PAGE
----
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Former Working-Class Men on Why They’re Against a $15 Minimum Wage

A few weeks ago, researchers from the University of Washington released a new study showing that Seattle’s efforts to improve the economic prospects of its working-class citizens had backfired. Seattle is one of a growing number of American cities to gradually raise the minimum wage to $15 in recent years. But despite earlier research that indicated the increases have had a minimal effect on the labor market, the UW study found that the policy hurts the very workers it’s designed to help.

The main reasons why: As more workers start making $15 an hour — up in Washington state from $9.47 from before the legislation was passed — employers are hiring less, downsizing more and/or decreasing worker hours in light of the increased labor costs, the study finds. All in all, under a $15 dollar an hour minimum wage, the average low-wage worker lost $125 per month individually and $100 million in earnings collectively.

But rather than lamenting the news, conservative media outlets such as Breitbart, a site that prides itself on being a champion for the beleaguered working class, responded to it with glee. Breitbart has vehemently opposed the $15 minimum wage movement for years. “Wow, unintended consequences of progressive policies rear their ugly head again. You could have knocked me over with a feather,” reads the top comment on a Breitbart story about the UW study.

For decades, conservatives opposed raising the minimum wage and other labor-friendly policies on the grounds that they were an affront to American capitalism and its laissez-faire ideals. But a new wave of opposition has emerged of late, this one from working-class, fiscal conservatives who would (in theory) benefit from a minimum-wage increase. Raising the minimum wage will incentivize companies to outsource, automate or downsize labor, they say, and an $8 an hour job is better than none at all.

“The company I work for already knows how to automate its factories and production lines. The only thing that’s kept them [from doing so] is the capital investment required,” says Juan, a 30-year-old finance professional living in Toronto who frequently contributes to the private Facebook group Liberals & Conservatives. (He asked that we not use his real name so as to protect his current employer.)

Juan grew up as a first-generation immigrant from a “third-world” Latin American country and worked low-wage service and retail jobs until he was 24 years old. But Juan now opposes a $15 minimum wage despite his background, primarily because it will accelerate the push toward automation he cites above. “With the recent move to a $15 minimum wage, I can tell you that these [automation] projects will be put through, and a whole lot of temps will be out of work next year,” he says.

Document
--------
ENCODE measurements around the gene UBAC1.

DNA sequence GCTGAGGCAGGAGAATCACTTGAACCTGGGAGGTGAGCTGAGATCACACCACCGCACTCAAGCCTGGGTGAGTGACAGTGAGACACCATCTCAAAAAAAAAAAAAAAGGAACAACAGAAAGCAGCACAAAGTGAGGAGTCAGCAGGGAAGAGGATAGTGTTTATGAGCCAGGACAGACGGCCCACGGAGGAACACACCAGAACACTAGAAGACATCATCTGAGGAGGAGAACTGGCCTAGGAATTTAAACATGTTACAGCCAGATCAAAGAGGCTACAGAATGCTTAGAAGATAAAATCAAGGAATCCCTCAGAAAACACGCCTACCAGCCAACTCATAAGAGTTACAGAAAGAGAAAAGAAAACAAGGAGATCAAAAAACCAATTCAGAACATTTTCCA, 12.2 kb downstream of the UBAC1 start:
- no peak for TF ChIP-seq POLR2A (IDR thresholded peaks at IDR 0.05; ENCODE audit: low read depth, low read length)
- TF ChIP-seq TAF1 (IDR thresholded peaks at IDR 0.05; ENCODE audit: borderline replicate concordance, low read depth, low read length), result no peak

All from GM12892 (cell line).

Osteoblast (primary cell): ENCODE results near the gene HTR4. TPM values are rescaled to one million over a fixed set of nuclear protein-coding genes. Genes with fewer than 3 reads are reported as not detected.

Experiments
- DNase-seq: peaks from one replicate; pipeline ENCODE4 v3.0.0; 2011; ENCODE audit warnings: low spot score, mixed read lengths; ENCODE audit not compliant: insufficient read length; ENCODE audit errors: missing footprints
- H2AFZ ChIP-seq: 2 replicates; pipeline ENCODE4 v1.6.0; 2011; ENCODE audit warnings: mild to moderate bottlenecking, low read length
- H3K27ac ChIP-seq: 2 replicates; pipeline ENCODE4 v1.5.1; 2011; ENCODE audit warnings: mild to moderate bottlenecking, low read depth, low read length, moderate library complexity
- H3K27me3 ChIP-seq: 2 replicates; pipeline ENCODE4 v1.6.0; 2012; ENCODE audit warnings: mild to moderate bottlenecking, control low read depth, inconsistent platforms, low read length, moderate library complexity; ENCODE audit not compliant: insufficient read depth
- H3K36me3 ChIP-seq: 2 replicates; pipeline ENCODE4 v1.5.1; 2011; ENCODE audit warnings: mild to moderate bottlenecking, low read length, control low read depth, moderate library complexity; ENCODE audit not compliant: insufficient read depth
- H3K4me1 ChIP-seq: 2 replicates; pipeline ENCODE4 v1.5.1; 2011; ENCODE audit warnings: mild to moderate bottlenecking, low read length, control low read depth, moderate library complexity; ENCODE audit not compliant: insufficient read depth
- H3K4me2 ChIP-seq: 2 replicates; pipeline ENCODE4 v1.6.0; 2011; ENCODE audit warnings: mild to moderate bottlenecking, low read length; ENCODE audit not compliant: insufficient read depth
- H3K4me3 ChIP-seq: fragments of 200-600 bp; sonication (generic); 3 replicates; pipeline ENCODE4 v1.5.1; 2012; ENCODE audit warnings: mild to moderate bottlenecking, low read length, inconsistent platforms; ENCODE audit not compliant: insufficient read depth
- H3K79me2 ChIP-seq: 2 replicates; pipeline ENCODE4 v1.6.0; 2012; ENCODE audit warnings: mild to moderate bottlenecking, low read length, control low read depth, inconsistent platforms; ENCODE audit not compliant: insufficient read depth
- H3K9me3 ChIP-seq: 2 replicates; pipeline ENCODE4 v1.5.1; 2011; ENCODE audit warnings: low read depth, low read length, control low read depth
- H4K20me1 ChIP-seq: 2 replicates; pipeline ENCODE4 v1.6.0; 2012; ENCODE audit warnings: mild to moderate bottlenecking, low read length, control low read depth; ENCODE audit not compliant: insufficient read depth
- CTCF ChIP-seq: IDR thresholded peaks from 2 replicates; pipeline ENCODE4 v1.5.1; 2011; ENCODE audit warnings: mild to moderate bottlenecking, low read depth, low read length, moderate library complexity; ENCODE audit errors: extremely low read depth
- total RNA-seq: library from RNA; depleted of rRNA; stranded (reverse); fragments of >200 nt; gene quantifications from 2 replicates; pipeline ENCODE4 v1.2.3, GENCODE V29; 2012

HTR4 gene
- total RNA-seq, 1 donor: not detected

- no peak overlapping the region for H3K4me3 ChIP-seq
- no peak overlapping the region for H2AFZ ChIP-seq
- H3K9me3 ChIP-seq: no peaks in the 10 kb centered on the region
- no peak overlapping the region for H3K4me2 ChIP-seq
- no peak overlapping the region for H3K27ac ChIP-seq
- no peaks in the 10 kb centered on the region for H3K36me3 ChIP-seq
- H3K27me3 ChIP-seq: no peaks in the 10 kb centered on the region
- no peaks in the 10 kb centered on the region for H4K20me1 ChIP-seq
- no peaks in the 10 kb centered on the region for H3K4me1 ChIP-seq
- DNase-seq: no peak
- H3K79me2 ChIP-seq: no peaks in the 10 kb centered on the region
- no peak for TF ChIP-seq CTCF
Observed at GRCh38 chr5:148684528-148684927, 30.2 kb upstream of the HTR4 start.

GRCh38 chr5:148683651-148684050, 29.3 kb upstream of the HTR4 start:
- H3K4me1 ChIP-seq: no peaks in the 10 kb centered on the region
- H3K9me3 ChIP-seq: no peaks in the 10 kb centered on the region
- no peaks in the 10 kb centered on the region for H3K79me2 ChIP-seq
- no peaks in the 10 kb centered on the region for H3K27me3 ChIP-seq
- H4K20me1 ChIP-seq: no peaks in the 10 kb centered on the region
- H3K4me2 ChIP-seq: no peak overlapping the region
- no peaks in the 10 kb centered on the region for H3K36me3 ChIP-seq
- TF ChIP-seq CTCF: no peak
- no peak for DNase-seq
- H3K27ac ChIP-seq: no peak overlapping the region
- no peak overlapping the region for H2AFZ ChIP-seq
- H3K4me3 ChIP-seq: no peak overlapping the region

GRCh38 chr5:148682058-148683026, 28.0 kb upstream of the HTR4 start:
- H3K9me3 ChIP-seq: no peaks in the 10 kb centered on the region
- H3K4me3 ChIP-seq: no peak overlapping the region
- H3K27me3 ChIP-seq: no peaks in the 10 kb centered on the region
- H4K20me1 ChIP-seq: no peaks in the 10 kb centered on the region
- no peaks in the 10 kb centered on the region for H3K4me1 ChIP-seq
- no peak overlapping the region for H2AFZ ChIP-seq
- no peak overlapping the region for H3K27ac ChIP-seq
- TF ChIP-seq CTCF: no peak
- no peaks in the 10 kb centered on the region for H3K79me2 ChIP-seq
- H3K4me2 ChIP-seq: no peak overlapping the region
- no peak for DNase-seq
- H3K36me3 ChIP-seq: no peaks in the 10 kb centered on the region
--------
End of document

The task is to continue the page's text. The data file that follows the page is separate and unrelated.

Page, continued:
And while he’s right that automation is inevitable , it’s not necessarily the immediate concern of those who oppose a $15 minimum wage. Mainly because the change will likely occur over the course of decades. Instead, these opponents are worried that a $15 minimum wage will make the labor market inaccessible to young, unskilled workers looking to gain vital work experience.

At least, that’s what scares Sean Morrissey. A U.S. Army vet who identifies as lower-middle class — “only Walmart and Aldi for us” — Morrissey says he never would’ve been able to start his career had it not been for a $7.25 minimum wage. “Some of the jobs I’ve worked weren’t worth $15 an hour. If you make $15 as the mandate, I’d have been unemployed,” he says. “I’m glad it was $7.25. I was able to get my foot in the door, work for experience and eventually get a better-paying job.”

Joe Simpson, 28, has a similar tale. Simpson lives in Baldwin, Wisconsin, with his wife and their daughter, and earns more than $60,000 as an account manager at UPS, where he’s worked for the past 10 years. But he says he wouldn’t have been able to have the life he has now had UPS not hired him at $8.25 an hour when he was an 18-year-old college student, and given him the opportunity to move up within the company. “Raising the minimum wage would have a negative impact on young workers, unskilled workers and small businesses,” Simpson says. “Families in poor neighborhoods and less access to education will have a harder time finding a job than they do now.”

It’s tempting to dismiss these arguments as talking points, especially when they neatly adhere to the “bootstraps” narrative that conservatives use to argue against regulation and public programs. But economists are just as split on the efficacy of a $15 minimum wage as liberals and conservatives, and the UW study gives the anti-$15 argument some tangible merit. If nothing else, it suggests that while a more modest minimum-wage increase might not affect employment as much, the costs of a $15 minimum wage are simply too high.

And where does that leave guys like Juan, Morrissey and Simpson, all of whom started low and learned on the job?

Unemployed, at least by their calculation.